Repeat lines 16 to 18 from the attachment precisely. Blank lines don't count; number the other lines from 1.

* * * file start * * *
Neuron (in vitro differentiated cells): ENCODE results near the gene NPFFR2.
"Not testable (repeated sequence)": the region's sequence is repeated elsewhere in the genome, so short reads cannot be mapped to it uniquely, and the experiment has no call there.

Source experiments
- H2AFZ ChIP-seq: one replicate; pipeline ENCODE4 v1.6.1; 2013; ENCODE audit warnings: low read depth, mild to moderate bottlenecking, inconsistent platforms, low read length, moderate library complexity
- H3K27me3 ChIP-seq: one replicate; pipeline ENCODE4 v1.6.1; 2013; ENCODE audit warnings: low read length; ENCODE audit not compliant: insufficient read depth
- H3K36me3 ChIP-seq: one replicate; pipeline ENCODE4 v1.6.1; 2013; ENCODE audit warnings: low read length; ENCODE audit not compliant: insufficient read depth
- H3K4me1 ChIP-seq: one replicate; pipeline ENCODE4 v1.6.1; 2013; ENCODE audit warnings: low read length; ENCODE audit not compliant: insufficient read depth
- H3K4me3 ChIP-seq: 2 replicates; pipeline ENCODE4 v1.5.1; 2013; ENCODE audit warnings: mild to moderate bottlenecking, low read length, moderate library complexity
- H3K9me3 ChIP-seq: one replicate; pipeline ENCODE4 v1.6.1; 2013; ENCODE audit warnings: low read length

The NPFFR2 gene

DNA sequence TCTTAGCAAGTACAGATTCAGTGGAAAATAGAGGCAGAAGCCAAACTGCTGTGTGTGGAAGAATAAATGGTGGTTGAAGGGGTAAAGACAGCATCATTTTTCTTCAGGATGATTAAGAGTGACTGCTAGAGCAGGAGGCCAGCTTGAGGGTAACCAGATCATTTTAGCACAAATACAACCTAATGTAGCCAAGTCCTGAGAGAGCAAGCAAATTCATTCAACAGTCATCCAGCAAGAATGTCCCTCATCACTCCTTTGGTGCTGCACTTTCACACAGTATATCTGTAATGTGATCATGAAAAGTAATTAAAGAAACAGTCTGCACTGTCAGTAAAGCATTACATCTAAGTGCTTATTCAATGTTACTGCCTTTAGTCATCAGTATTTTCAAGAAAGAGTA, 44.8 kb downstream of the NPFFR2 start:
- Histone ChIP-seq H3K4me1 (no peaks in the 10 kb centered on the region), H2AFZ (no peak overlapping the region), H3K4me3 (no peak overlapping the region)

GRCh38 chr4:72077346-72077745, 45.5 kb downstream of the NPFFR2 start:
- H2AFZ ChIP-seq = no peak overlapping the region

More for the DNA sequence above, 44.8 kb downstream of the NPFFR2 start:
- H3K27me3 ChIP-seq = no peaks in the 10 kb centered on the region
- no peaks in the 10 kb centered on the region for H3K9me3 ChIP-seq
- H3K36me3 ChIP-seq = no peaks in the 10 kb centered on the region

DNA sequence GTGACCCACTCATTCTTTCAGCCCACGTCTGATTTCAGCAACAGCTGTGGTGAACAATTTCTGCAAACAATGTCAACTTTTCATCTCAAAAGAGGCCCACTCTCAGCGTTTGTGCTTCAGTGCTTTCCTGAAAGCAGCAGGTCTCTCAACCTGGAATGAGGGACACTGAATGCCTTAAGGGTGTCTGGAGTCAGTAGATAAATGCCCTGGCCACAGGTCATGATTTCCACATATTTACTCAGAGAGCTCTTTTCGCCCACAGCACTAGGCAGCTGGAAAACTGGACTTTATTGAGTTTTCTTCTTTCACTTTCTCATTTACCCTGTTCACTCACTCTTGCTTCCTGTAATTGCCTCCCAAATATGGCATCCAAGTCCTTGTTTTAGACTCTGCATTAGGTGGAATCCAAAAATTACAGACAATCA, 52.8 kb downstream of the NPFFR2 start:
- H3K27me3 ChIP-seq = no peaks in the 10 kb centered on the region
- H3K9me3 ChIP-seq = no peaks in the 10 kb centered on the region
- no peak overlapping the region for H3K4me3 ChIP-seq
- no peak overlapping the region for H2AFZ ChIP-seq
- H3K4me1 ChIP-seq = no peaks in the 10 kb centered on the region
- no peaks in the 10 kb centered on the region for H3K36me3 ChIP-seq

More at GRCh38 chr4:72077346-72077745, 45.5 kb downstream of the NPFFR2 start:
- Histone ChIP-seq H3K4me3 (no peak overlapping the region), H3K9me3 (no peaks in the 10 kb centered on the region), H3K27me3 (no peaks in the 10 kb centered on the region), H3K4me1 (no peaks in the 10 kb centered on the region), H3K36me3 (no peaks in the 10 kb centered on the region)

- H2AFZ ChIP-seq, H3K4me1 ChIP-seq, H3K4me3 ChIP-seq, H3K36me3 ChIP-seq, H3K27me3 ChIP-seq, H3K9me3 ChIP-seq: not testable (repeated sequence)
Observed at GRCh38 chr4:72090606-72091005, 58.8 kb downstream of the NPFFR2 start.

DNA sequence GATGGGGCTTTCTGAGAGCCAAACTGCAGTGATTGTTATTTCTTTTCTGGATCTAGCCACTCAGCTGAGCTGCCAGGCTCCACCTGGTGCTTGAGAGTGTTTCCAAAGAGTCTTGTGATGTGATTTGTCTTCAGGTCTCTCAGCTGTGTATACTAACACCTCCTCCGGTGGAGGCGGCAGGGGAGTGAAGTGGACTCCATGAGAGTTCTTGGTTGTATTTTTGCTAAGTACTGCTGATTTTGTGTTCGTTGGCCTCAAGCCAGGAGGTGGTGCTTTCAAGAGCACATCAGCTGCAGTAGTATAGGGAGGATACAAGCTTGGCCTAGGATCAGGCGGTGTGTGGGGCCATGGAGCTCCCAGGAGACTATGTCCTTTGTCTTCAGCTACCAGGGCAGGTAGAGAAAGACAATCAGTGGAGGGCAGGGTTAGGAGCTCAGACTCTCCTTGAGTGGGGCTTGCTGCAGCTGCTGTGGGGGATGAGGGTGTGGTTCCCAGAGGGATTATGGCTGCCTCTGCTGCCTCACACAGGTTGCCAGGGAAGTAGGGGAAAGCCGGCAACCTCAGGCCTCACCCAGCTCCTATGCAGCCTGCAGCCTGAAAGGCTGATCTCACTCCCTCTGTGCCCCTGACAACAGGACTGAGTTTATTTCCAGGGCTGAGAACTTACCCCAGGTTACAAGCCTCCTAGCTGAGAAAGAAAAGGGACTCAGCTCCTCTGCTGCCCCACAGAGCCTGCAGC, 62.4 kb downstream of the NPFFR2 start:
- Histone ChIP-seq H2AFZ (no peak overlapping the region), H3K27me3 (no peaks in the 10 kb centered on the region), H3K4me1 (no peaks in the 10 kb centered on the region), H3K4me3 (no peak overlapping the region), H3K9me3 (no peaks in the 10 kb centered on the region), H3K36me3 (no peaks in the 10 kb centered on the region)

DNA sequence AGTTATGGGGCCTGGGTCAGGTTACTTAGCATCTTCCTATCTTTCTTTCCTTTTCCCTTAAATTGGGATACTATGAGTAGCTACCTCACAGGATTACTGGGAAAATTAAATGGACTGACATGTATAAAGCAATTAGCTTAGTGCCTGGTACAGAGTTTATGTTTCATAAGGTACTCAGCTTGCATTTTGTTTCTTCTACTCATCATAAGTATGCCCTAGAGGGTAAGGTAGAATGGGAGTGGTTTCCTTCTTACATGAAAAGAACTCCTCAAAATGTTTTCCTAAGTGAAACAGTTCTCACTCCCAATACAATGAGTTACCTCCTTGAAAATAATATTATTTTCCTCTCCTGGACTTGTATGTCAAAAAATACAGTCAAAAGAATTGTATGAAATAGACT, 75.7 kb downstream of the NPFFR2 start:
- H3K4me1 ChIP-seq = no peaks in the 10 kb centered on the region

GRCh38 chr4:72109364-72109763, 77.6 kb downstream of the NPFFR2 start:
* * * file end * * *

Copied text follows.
- H3K27me3 ChIP-seq = no peaks in the 10 kb centered on the region
- no peaks in the 10 kb centered on the region for H3K9me3 ChIP-seq
- H3K36me3 ChIP-seq = no peaks in the 10 kb centered on the region